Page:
Knox's Plantation, South Carolina, Cotton!

JPK Huson 1863

Brev. Brig. Gen'l
Feb 14, 2012
Central Pennsylvania
Posting this in Ladies Tea, why? Because some of our Southern ladies make appearances in the production of one of the South's most iconic crops- cotton - on it's most iconic place of production, a plantation.

Apparel worn indicates workers here are receiving wages- after 1865 ( and sooner depending on location ) farms and plantations came to agreements with workers who agreed to remain where they had once been held prisoner. Depending on those relationships it could have been a great arrangement- employees did not have to face upheaval and uncertainty, employers knew the quality of employees. Some, as would have been the case had Mary Randolph Custis Lee been allowed to retain Arlington, would have had an existing, very real friendship between employer and employee, making the social transition for our black citizens less arduous. ( Don't get me started on Mary and Arlington.... it isn't pretty. )

Plantations were self-contained, working farms not merely verandas where belles drooped romantically in summer heat. Heck, belles were not even ' belles', women of that ' class ' generally having been extremely well educated far, far beyond what popular myth loves to portray. You know, Southern Belles and hoops and frills and fainting? OHHHH no, try brains and math and 2 languages before she was allowed to figure out how to walk in those things. But that's another story. This is about what happened when one got off the porch.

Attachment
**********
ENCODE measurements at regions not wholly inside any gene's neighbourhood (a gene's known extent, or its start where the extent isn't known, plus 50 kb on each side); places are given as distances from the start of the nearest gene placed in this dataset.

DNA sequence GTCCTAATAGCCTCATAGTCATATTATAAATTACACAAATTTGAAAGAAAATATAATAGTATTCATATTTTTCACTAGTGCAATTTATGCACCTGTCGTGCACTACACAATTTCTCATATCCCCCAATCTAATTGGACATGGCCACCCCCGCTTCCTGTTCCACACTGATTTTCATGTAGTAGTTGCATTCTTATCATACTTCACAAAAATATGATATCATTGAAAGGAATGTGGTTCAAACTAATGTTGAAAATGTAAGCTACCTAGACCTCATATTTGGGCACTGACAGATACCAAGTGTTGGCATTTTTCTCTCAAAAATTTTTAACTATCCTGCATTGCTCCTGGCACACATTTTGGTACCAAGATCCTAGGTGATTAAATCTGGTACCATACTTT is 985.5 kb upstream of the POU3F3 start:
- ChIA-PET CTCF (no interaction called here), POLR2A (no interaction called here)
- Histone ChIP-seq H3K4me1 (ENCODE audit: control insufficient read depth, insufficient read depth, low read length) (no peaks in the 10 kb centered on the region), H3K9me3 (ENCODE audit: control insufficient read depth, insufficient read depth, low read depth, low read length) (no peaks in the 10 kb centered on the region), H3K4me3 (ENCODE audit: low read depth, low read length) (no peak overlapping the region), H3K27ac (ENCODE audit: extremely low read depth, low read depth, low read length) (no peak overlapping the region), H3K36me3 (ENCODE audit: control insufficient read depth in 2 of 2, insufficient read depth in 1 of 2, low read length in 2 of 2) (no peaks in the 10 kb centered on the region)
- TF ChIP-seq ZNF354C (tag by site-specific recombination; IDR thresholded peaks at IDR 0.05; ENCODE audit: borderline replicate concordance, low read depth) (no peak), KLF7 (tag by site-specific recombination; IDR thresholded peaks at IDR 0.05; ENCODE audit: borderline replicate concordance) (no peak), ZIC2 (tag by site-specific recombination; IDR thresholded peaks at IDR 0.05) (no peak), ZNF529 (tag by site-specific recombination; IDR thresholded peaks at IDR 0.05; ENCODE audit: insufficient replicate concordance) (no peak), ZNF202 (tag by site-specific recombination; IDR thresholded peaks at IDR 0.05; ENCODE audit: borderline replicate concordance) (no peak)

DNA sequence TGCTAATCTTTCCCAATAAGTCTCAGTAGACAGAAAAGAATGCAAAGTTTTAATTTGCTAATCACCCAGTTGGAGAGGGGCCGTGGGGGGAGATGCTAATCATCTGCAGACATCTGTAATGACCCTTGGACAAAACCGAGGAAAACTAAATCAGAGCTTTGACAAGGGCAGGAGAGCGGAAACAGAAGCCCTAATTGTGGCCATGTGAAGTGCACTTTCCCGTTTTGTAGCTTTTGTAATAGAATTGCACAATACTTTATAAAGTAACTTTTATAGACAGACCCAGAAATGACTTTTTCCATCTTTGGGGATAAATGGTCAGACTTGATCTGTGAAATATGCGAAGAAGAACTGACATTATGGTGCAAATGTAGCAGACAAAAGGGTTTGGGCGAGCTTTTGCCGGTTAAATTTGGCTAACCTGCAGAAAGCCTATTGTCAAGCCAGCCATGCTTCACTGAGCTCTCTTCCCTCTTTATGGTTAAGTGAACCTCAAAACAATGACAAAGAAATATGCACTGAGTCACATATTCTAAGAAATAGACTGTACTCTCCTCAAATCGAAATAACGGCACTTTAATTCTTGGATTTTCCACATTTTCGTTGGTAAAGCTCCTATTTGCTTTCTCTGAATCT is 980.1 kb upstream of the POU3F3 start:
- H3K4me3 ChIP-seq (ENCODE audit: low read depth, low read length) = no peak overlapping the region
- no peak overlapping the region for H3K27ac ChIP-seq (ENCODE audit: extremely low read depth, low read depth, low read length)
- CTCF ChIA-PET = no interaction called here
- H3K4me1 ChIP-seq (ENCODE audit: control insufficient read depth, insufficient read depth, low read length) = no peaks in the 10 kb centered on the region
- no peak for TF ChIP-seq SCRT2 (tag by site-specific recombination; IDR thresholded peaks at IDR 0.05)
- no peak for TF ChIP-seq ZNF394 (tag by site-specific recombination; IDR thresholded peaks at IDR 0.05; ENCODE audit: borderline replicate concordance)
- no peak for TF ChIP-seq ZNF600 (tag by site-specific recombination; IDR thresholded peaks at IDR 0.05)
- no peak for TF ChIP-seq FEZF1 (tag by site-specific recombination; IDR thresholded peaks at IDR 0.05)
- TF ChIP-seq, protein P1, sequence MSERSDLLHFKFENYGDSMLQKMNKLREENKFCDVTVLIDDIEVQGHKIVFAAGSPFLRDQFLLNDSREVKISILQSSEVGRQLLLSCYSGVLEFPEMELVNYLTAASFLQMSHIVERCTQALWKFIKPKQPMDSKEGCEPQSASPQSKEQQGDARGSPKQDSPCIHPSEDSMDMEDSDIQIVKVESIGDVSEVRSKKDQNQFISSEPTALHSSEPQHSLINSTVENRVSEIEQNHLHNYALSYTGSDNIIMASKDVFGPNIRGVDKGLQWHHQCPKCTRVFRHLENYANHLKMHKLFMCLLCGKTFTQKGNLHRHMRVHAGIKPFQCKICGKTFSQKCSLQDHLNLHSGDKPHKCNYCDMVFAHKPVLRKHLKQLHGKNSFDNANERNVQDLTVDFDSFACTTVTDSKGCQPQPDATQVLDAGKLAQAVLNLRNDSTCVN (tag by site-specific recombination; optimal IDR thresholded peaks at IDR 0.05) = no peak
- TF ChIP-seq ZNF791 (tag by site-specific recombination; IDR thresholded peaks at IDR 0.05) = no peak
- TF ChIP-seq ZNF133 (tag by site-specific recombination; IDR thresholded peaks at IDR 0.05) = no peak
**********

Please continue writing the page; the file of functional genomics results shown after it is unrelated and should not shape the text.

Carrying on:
We are extraordinarily lucky to have these photographs, amazing snapshots , Time encapsulated somewhere called Knox's Plantation, somewhere around Charleston, South Carolina.

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Our Southern Ladies, preparing cotton on Knox's Plantation near Charleston, South Carolina
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The original stereograph from Library of Congress prints and photographs section, as are all the following.

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And it revolved around this- the cotton gin.

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